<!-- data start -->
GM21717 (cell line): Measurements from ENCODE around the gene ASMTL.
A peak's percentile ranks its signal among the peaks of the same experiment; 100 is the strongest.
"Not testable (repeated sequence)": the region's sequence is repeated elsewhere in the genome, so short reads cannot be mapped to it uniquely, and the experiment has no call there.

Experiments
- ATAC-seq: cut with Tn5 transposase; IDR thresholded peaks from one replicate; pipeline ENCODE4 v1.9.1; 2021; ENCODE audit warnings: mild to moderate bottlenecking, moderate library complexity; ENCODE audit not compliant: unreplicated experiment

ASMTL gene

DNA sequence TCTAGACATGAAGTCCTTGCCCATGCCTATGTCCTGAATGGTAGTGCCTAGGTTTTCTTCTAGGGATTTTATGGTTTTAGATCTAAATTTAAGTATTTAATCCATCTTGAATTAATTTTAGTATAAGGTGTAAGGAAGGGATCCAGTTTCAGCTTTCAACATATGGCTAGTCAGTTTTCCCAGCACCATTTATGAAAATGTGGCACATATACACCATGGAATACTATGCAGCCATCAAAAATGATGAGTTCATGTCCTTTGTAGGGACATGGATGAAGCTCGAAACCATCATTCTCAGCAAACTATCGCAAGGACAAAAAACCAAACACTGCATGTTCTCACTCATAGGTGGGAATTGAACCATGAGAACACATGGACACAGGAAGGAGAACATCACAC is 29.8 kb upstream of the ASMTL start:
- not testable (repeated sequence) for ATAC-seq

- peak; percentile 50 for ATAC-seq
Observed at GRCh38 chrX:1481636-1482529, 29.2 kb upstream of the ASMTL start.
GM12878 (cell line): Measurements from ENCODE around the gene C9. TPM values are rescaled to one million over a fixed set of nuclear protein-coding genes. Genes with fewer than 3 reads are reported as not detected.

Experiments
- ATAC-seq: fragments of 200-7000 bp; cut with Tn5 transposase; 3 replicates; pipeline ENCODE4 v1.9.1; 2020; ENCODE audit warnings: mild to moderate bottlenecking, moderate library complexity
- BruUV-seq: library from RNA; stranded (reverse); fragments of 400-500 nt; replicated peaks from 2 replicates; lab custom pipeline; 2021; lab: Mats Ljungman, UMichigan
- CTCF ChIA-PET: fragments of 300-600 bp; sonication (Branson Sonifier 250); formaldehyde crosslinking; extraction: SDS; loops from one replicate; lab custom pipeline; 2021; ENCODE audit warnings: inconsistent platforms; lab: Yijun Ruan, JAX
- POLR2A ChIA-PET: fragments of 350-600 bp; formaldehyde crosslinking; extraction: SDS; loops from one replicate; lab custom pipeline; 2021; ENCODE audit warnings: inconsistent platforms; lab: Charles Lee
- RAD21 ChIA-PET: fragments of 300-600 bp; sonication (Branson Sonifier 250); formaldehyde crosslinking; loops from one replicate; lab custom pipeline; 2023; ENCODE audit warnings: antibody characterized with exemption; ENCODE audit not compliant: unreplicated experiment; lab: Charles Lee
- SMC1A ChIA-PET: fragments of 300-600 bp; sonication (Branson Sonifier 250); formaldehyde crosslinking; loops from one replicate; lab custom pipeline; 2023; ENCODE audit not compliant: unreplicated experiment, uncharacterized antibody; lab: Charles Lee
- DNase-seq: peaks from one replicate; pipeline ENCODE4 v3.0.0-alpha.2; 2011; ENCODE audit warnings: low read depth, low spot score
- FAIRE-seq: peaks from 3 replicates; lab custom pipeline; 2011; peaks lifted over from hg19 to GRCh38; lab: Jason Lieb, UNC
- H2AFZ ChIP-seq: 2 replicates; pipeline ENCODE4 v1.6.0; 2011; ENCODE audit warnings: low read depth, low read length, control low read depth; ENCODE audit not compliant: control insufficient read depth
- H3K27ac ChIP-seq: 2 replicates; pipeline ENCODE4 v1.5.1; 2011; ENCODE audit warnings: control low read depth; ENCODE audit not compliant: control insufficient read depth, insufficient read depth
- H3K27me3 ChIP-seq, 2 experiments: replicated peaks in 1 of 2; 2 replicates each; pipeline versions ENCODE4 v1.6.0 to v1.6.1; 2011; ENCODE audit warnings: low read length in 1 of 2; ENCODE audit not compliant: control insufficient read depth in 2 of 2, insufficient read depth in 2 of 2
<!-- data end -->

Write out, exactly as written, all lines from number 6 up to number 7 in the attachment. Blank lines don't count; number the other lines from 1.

ASMTL gene

DNA sequence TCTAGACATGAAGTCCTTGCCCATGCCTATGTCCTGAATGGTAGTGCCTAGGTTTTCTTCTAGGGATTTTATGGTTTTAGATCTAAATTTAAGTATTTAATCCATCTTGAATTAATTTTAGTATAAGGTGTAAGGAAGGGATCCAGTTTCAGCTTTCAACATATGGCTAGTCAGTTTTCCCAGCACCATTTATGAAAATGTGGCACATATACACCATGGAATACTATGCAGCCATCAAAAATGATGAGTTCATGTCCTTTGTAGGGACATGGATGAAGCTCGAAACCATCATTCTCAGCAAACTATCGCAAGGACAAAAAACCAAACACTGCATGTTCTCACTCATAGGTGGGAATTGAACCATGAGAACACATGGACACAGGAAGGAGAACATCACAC is 29.8 kb upstream of the ASMTL start: